You might also consider paying for help, for example, through Relate, a charity that offers couples therapy. You can use online search tools to find a private therapist in your area through the College of Sexual and Relationship Therapists (COSRT) and the British Association for Counselling & Psychotherapy (BACP).
If your partner has lymphoma
If your partner has lymphoma, be aware of some of the sexual difficulties they might experience. Some people worry that sex could harm their partner. Rest assured that it is generally safe, although it’s best to check with your partner whether their medical team have told them about any precautions they should take.
Let your partner know how you’re feeling and ask them if they, in turn, could let you know how they’re feeling. Sex and intimacy can feel uncomfortable to talk about but can become easier once you get started.
Where can I find out more?
- Macmillan Cancer Support offers information about sex and cancer.
- Relate offers relationship support. They have tips on how to talk to your partner about sex.
- The Dana-Farber Cancer Institute also have information about sexual intimacy during cancer treatment.
- The National Cancer Institute website has information about adjusting to cancer in your personal relationships, as well as about self-image and sexuality.
People are often unsure how to respond to the news of a cancer diagnosis in someone they know. Some people withdraw, while others want lots of information. Responding to questions can be tiring and might, at times, feel as though people are in your personal space.
Think about what information you’re comfortable with others knowing. You could then send a group email with your news to save you repeating your updates and having similar conversations. Another idea is to have a key contact to share information with groups of colleagues and acquaintances for you. You might also be interested in our information about effective communication and about working after cancer.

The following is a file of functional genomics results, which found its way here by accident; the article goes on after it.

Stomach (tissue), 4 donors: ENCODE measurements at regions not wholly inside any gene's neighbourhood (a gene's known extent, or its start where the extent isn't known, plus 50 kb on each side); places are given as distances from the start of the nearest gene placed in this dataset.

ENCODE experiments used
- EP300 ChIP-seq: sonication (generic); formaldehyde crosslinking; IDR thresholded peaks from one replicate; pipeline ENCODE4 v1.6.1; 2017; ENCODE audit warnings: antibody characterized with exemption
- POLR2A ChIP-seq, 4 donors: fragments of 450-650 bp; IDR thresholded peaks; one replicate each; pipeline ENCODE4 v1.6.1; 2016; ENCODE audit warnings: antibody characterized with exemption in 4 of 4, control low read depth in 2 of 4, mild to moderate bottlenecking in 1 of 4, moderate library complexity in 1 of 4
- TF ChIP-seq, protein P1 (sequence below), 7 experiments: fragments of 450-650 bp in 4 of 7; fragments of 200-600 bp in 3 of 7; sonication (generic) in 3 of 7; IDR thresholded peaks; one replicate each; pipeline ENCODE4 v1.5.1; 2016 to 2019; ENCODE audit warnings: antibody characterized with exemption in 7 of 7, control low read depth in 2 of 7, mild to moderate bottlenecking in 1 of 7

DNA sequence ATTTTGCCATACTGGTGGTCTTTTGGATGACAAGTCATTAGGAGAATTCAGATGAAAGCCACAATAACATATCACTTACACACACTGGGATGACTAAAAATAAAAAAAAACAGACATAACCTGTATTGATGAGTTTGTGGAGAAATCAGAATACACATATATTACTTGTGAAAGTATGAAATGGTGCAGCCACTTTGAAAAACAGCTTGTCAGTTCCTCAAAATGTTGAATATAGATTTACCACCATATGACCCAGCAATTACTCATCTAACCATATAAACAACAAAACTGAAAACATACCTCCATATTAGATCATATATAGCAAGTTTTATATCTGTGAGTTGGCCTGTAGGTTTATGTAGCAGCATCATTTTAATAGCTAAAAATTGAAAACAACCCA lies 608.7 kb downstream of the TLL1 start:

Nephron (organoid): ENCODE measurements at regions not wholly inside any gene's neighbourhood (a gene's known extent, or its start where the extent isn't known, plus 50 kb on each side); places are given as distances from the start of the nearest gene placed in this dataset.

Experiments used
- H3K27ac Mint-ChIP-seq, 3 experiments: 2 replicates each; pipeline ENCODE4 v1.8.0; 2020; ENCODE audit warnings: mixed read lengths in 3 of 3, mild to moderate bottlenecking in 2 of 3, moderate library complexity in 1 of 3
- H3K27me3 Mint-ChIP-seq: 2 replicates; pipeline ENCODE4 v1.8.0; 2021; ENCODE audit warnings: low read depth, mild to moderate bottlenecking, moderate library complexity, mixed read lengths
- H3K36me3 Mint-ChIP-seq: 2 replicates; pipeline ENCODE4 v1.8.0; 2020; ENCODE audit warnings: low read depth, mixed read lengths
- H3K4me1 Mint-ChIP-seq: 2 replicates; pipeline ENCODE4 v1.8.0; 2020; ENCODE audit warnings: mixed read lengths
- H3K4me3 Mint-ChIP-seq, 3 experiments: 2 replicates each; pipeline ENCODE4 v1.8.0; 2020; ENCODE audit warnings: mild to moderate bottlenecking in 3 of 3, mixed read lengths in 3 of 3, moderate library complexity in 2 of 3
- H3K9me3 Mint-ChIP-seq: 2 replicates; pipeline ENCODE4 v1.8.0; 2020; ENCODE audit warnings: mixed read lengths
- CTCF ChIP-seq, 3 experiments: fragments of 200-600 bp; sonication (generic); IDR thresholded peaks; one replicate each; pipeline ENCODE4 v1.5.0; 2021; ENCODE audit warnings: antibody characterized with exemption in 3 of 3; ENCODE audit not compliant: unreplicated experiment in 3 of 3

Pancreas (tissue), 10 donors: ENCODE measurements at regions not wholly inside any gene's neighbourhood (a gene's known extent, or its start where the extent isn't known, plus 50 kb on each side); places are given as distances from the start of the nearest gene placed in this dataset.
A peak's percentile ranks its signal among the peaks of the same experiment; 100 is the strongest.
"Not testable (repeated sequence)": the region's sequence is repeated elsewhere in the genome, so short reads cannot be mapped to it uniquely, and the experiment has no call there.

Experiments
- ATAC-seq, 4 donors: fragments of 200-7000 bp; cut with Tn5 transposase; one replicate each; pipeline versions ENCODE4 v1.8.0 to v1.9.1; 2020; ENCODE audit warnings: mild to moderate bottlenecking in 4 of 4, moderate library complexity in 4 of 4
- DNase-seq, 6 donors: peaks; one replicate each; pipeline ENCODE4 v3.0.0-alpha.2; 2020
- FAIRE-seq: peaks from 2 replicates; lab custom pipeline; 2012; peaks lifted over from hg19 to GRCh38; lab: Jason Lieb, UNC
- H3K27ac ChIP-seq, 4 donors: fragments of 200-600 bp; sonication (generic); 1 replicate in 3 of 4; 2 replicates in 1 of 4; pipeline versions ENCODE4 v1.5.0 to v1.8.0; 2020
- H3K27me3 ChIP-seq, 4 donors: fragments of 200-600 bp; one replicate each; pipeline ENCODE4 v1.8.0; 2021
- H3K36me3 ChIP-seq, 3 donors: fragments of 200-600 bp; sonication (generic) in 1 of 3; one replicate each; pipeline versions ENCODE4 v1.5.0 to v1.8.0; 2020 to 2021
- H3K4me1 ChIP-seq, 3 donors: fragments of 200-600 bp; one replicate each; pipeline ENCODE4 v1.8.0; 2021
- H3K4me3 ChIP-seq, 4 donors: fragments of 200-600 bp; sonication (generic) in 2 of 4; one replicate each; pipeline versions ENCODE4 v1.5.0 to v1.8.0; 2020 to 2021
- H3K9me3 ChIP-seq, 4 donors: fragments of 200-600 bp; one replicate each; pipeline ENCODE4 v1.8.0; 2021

Working with someone who’s affected by lymphoma
If you work with someone who’s been diagnosed with lymphoma, it can be hard to know what to say to them. You might like to read some of our basic tips on effective communication. Our Information and Support Team is also available if you’d like to talk about any aspect of lymphoma.
If you are the employer of someone with lymphoma, you might be interested in Macmillan Cancer Support’s Macmillan at work programme. This allows you to sign-up to receive a free toolkit and access to expert training, resources and advice to help you support staff affected by cancer.
Many people find it helps to speak to others who are affected by lymphoma. Even though your experience won’t be the same as someone else’s, it can be comforting to speak with someone who can relate to you from their own experience of lymphoma.
Lymphoma Action runs a Buddy Service and may be able to put you in touch by telephone or email with someone in a situation similar to yours. You can also use our online Community Forum or social media to be in contact with others affected by lymphoma.
If you prefer to meet others who are affected by lymphoma in person, we run support groups around the UK. Use our online search tool to find your nearest group, or get in touch with our Information and Support Team.